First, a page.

Which battery should I use in my caravan?
Which battery should I use in my caravan?
Which battery should I use in my caravan or 4×4 trailer? Before choosing a replacement battery, there are several factors to consider. Choosing the wrong battery could result in unwanted frustration or lead to additional cost.
Prior to selecting your replacement battery there are some key factors to consider.
- How often do you go camping?
- Where will you be camping?
- Will you be camping in places where there is no 220V power supply?
- How long do you plan on camping at a camp site without 220V?
- Do you have alternative power sources such as Solar Panels?
- How much are you prepared to spend on batteries?
In recent years great progress has been made in battery technology. The normal Lead-Acid battery as we knew it now comes in various performance packages and batteries such as Lithium Ion offer high energy storage but at a hefty price.
So, which batteries are there to choose from?
- Engine Start or normal Car Battery
- Deep Cycle
- AGM (Absorbed Glass Matt)
- Lithium Ion
What is the difference between them?
Simply put, both traditional car and the common deep cycle batteries are lead-acid batteries that use the same chemistry for their operation. The difference is in the way that they optimize their design:
A car’s battery is designed to provide a very large amount of current for a short period of time. This surge of current is needed to turn the engine over during starting. Once the engine starts, the alternator provides all the power that the car needs, so a car battery may go through its entire life without ever being drained more than 20 percent of its total capacity. To achieve a large amount of current, a car battery uses thin plates in order to increase its surface area.
Starting or Car Battery: Has many thin plates to achieve low resistance with high surface area thus enabling high current supply for a short period of time. It is not designed for deep cycling.
A deep cycle battery is designed to provide a steady amount of current over a long period of time. A deep cycle battery can provide a surge when needed, but nothing like the surge a car battery can. It is also designed to be deeply discharged over and over again (something that would ruin a car battery very quickly). To accomplish this, they have thicker plates.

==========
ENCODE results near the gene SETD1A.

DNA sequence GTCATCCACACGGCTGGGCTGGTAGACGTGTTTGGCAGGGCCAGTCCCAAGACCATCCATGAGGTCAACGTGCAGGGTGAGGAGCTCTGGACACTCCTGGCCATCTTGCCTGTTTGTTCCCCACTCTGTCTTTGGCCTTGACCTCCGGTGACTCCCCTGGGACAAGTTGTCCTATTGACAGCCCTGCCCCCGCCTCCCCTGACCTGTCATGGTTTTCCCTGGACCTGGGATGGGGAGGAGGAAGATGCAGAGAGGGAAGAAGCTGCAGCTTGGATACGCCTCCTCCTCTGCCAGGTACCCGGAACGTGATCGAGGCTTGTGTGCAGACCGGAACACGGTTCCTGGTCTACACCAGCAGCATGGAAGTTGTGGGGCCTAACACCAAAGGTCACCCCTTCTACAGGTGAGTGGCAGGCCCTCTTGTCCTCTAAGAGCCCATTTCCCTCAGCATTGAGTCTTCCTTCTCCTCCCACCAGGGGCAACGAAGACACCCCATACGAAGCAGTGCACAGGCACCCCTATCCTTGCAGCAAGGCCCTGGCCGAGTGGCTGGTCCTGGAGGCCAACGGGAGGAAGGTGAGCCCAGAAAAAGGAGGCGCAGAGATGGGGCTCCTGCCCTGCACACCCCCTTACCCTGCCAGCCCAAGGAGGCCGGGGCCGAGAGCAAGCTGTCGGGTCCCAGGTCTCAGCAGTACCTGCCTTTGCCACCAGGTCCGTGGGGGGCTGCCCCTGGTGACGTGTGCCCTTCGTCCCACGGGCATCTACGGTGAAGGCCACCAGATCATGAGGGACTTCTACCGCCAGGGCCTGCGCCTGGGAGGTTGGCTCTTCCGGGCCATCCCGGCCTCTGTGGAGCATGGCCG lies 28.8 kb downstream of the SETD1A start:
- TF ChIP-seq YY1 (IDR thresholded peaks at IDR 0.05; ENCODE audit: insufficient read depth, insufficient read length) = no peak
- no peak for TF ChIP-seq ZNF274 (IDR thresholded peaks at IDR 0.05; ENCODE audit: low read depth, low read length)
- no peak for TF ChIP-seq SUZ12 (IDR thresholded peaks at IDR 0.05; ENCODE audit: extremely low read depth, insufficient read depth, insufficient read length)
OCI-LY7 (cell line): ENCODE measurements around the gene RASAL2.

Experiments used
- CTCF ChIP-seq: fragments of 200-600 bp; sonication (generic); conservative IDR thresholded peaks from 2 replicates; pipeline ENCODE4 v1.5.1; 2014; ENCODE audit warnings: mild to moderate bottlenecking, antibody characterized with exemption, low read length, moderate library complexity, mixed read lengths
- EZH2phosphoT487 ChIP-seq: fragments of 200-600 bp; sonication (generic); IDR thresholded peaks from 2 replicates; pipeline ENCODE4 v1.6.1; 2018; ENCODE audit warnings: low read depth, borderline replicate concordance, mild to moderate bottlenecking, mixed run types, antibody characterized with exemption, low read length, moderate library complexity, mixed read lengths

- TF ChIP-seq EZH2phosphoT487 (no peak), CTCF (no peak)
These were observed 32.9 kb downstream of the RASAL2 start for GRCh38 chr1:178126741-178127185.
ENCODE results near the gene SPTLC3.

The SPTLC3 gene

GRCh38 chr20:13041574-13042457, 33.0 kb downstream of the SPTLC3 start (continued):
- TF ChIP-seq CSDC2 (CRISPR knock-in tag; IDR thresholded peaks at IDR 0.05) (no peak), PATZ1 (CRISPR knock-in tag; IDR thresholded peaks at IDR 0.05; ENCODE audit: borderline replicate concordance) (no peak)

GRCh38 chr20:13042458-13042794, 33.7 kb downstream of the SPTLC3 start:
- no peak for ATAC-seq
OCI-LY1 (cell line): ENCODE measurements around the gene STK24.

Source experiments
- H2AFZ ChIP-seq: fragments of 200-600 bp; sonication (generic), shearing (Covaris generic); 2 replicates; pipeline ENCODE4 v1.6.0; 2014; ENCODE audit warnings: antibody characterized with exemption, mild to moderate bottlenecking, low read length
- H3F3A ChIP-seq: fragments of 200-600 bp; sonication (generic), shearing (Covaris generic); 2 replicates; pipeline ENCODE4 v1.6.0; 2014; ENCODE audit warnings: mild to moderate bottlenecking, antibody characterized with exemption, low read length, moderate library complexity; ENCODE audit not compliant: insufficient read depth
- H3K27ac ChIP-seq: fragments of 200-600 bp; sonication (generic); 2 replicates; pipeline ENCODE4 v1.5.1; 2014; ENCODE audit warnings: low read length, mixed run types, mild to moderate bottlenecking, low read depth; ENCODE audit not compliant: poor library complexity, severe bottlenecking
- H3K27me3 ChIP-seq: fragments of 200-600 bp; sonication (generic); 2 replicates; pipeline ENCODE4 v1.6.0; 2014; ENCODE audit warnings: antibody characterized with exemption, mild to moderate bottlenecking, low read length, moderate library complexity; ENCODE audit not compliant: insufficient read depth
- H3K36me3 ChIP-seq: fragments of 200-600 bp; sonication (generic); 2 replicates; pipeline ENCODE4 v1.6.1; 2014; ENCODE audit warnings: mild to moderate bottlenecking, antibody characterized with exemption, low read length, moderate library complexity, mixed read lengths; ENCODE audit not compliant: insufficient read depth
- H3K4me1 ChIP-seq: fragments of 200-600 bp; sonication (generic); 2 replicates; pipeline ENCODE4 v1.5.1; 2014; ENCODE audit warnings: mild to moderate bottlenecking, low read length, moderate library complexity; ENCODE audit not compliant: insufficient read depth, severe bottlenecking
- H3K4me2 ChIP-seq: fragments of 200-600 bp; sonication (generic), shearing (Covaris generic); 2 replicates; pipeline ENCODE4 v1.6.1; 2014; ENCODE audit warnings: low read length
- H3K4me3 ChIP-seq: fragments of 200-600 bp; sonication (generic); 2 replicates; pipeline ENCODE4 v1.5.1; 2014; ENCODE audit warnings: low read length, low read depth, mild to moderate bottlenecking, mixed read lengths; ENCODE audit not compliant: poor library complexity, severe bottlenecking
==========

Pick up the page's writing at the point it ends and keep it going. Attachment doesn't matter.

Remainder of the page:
Deep Cycle Battery: Has thicker plates for improved cycling abilities.
Source: Battery University
Absorbent Glass Mat (AGM): utilise an Absorbed Glass Matt (AGM) process which is superior to traditional flooded technology. Fine, highly porous, micro-fiber glass separators absorb the electrolyte, increasing efficiency by lowering internal resistance, which in turn boosts capacity. Lower internal resistance also means that the battery can be recharged much faster than conventional flooded or wet lead acid batteries. AGM’s provide much larger capacity in a smaller case size. Typical uses are starter batteries for motorcycles, start-stop function for micro-hybrid cars, as well as caravans and trailers that need some cycling.
GEL VRLA batteries: contain a gelified electrolyte which differs to their AGM counterparts. Sulfuric acid is mixed with silica fume, which makes the resulting mass gel-like and immobile. This creates a completely maintenance free, non-spill lead acid battery product. GEL’s boast greater resistance to extreme temperatures, shock, and vibration. They are capable of withstanding over discharging, which typically causes irreversible damage to Flooded and some AGM batteries. They are ideal in applications where a constant current is required such as golf carts and 4×4 trailers and off-road caravans.
Source: Mr Positive
Having some insight to the different batteries which is the right one for your Conqueror off-road camper? This brings us back to our initial question; how much are you prepared to pay? If money is no object then a good investment would be AGM or GEL’s however, you’ll probably need to upgrade your caravan or trailer’s charging system. One of the drawbacks of these batteries are there specific charging needs.
Car batteries are not the correct batteries to use in your Conqueror, while they are considerably cheaper, they simply cannot cope with deep discharge cycles and you will probably have to replace them a lot sooner resulting in additional expenses.
We recommend using 90 Ah to 105 Ah Deep Cycle batteries which are specifically designed for use in 4×4 caravans and trailers. They will provide adequate power to handle almost all loads in your camper without breaking your piggybank. If you plan on staying off-grid for extended periods rather consider adding a good quality, suitably sized Solar Panel to your power arsenal.